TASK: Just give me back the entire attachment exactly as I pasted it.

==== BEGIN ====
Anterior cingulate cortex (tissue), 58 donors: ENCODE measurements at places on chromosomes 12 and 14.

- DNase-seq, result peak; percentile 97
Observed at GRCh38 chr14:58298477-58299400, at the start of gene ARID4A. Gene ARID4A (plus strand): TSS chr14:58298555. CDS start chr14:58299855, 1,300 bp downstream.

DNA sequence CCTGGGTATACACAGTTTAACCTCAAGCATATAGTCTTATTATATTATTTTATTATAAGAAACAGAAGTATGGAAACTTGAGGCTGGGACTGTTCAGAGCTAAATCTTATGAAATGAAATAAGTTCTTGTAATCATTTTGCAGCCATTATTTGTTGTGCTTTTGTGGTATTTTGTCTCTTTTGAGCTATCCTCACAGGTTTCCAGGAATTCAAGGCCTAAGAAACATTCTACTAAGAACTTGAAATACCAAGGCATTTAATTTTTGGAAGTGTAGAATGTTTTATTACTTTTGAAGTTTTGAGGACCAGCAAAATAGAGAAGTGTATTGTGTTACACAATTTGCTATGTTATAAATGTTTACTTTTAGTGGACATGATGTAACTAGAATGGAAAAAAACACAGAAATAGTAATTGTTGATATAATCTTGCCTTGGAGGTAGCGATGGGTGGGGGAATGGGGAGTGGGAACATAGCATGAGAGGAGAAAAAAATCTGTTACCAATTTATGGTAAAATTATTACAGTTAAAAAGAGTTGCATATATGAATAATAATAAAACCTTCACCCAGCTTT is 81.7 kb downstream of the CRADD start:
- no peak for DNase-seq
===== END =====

Anterior cingulate cortex (tissue), 58 donors: ENCODE measurements at places on chromosomes 12 and 14.

- DNase-seq, result peak; percentile 97
Observed at GRCh38 chr14:58298477-58299400, at the start of gene ARID4A. Gene ARID4A (plus strand): TSS chr14:58298555. CDS start chr14:58299855, 1,300 bp downstream.

DNA sequence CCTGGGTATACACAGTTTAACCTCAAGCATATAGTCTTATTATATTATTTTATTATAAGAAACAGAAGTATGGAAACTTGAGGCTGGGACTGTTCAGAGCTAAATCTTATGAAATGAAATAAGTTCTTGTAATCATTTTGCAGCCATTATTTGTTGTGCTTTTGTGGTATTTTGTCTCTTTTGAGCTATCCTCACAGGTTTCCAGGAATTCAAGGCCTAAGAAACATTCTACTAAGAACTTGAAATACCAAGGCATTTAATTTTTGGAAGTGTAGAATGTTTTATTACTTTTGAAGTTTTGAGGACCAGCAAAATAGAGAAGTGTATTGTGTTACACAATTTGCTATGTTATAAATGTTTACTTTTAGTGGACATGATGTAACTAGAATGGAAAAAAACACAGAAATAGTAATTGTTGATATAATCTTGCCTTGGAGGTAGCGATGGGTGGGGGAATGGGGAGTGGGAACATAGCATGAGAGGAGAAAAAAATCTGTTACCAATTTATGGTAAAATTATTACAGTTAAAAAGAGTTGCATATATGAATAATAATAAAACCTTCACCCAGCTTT is 81.7 kb downstream of the CRADD start:
- no peak for DNase-seq